Communist Chinese strongman Xi Jinping called on his country to make “greater efforts to construct China’s own discourse and narrative,” and similar efforts “to help foreign audiences understand what the Party is pursuing is nothing but the Chinese people’s well-being,” according to state-run media.
China’s official communist news agency, Xinhua, dryly headlined their report on Xi’s speech as a call for improving the country’s “international communication capacity.”
What that really means, of course, is more CCP influence over Western media outlets — particularly American media.
Math was never my strong suit, but what’s more than 110%? And what number comes after infinity?
Because if successful, that’s where Xi’s efforts are headed.
The most odious example of Communist China’s existing influence over the American media is Facebook.
Despite being banned on the mainland by the CCP’s “Great Firewall of China,” Facebook was happy to impose a virtual news embargo on Wuhan flu lab “escape” stories and speculation.
The embargo was enjoined by nearly every major American news outlet, preventing an honest discourse over what many now admit might be the case: that Communist China allowed an enhanced bat virus, either accidentally or with malicious intent, out of its lab.
“Possible Global Biological Warfare” should have been the headline in dozens of news stories over a year ago, but thanks to our complicit media, the discussion was squashed — to Beijing’s benefit.
The silliest recent example was pro-wrestler-turned-actor John Cena groveling to Beijing after inadvertently referring to Taiwan as a country.
What Cena said — in Mandarin, no less — was, “Taiwan is the first country that can watch ‘F9.'”
As you’re probably aware, both the Communist government on the mainland and the Republic government on Taiwan claim to be the one true government of both. But functionally, Taiwan has acted as its own country for decades and is mostly treated as such by other countries.
So what Cena said was the kind of slip of the tongue that sane authorities would let pass.
But Xi demanded (and got) the muscle-bound tough guy to grovel for the cameras.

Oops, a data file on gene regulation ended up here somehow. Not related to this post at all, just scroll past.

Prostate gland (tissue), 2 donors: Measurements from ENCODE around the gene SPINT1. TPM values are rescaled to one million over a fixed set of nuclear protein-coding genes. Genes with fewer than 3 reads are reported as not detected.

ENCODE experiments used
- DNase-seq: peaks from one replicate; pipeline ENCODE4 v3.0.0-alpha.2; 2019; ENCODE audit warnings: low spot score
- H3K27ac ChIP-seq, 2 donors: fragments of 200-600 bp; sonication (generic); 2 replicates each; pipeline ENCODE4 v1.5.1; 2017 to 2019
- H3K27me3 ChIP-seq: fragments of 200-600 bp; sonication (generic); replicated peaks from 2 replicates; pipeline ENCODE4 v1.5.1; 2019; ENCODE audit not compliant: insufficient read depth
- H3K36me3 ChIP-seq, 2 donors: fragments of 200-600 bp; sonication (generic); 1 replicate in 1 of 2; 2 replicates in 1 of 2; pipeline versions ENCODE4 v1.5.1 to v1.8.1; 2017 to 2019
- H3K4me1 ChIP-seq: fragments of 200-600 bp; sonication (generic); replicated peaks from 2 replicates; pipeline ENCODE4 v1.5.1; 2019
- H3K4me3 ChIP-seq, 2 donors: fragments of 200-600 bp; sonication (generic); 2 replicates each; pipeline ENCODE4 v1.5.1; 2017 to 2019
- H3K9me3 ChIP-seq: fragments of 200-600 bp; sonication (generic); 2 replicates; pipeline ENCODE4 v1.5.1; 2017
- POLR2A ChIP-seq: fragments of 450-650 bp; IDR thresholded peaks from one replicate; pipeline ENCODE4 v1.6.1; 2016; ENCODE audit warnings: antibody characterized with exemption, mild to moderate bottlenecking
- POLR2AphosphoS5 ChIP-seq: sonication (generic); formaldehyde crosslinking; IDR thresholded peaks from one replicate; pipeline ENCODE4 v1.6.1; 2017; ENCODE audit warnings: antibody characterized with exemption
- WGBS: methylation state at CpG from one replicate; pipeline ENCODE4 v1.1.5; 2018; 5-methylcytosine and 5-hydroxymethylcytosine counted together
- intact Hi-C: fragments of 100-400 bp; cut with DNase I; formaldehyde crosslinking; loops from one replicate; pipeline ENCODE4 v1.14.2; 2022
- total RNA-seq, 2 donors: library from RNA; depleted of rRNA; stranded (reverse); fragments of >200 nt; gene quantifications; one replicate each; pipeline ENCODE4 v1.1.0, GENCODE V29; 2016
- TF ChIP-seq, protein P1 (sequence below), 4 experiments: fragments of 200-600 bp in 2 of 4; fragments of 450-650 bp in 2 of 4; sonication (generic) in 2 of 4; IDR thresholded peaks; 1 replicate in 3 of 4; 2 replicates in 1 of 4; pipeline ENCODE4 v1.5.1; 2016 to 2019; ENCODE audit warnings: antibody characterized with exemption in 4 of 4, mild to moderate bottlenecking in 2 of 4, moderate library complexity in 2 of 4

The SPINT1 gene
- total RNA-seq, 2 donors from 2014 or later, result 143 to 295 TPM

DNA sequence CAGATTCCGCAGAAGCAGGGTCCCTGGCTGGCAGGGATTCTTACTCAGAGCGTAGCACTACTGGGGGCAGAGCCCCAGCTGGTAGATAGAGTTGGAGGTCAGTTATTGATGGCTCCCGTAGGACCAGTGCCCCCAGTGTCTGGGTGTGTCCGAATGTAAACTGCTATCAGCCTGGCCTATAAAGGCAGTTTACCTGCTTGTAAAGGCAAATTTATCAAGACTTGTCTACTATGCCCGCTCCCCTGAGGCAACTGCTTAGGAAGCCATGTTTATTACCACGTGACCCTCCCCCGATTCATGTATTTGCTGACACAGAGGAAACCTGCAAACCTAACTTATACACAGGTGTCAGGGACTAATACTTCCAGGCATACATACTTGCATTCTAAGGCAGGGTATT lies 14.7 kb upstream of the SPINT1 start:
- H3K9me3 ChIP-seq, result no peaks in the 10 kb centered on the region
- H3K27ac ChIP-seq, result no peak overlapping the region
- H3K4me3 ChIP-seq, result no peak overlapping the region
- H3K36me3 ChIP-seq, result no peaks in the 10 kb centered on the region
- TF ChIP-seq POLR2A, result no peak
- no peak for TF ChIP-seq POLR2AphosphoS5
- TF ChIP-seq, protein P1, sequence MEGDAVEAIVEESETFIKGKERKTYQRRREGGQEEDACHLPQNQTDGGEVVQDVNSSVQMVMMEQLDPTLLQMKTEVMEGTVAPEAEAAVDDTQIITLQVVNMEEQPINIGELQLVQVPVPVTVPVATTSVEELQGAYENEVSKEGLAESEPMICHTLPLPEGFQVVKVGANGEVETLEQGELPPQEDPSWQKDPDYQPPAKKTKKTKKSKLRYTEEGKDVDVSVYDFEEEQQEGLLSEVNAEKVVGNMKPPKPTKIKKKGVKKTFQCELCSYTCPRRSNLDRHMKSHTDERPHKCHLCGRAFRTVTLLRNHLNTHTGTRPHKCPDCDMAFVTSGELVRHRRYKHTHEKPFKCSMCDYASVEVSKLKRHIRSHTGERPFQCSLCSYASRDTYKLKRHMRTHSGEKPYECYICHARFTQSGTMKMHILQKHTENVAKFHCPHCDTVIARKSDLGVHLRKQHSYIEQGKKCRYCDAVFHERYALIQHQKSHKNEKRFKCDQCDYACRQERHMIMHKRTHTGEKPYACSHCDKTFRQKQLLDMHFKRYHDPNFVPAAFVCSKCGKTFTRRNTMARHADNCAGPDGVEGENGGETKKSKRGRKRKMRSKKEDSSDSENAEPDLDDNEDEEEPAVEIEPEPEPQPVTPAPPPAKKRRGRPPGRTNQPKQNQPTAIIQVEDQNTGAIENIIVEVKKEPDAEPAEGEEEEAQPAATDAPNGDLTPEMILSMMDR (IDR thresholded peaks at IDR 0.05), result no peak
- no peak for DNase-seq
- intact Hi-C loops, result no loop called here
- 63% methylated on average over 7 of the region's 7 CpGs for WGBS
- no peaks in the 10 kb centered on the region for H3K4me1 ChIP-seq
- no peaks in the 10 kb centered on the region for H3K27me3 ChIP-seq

But Communist China can’t take “I apologize, I apologize, I’m very sorry” and so on for an answer: Fast & Furious ticket sales in China plummet despite star John Cena’s apology for calling Taiwan a country.
Hollywood is so addicted to China’s dollars that they’ll be damn sure that not one more major movie premiere will feature another Cena Syndrome incident.
Xi said, “Jump!” Hollywood was already in the air before they could ask, “How high?”
Communist China had been wielding this kind of influence even before the 2012 comic-tragic semi-remake of a reboot of the so-bad-its-good ’80s teen action flick, Red Dawn.
Let’s take this one step at a time.
In the original, 1984 version of Red Dawn, an isolated United States is invaded by Communist forces led by the Soviet Union. A half-dozen or so Colorado teenagers band together to take guerilla actions against the local occupiers, mostly Cuban soldiers with Russian advisors.
The remake, set in the Pacific Northwest, was to tell a similar tale, only with Communist Chinese taking the place of the defunct USSR.
Beijing squawked so loud before the release that the producers went back to their completed film and CGI’d all Chinese insignias with North Korean, redubbed the dialogue, etc. All mentions of Communist China were scrubbed.
What was sure to be a really bad movie somehow became worse, because… what, we’re supposed to believe that North Korea was going to occupy Spokane, Washington?
Portland, maybe. But not Spokane.
The film flopped anyway, but the message was sent: Don’t portray the Communist Chinese as bad guys.
Then there’s Google, whose ubiquitous search engine, news aggregator, and YouTube video hosting service have the ability to squash any …uncomfortable… news reports or chatter.
Gordon Chang reported more than two years ago that “Google maintains arrangements that it either knows or should know directly benefit the Chinese military.”
Google makes a lot of money in China, which might account for why YouTube spent the last year suppressing any talk about the Wuhan virus that might have made China look bad. I had several of my Right Angle segments for Bill Whittle either shadow-banned or demonetized (usually both) for doing just that.
I could go on, with examples both old and new, but the point is already made.
When Xi demands more influence over the American media, it would be like me mixing a record fifth round of margaritas on Taco Tuesday: Pal, haven’t you had enough already?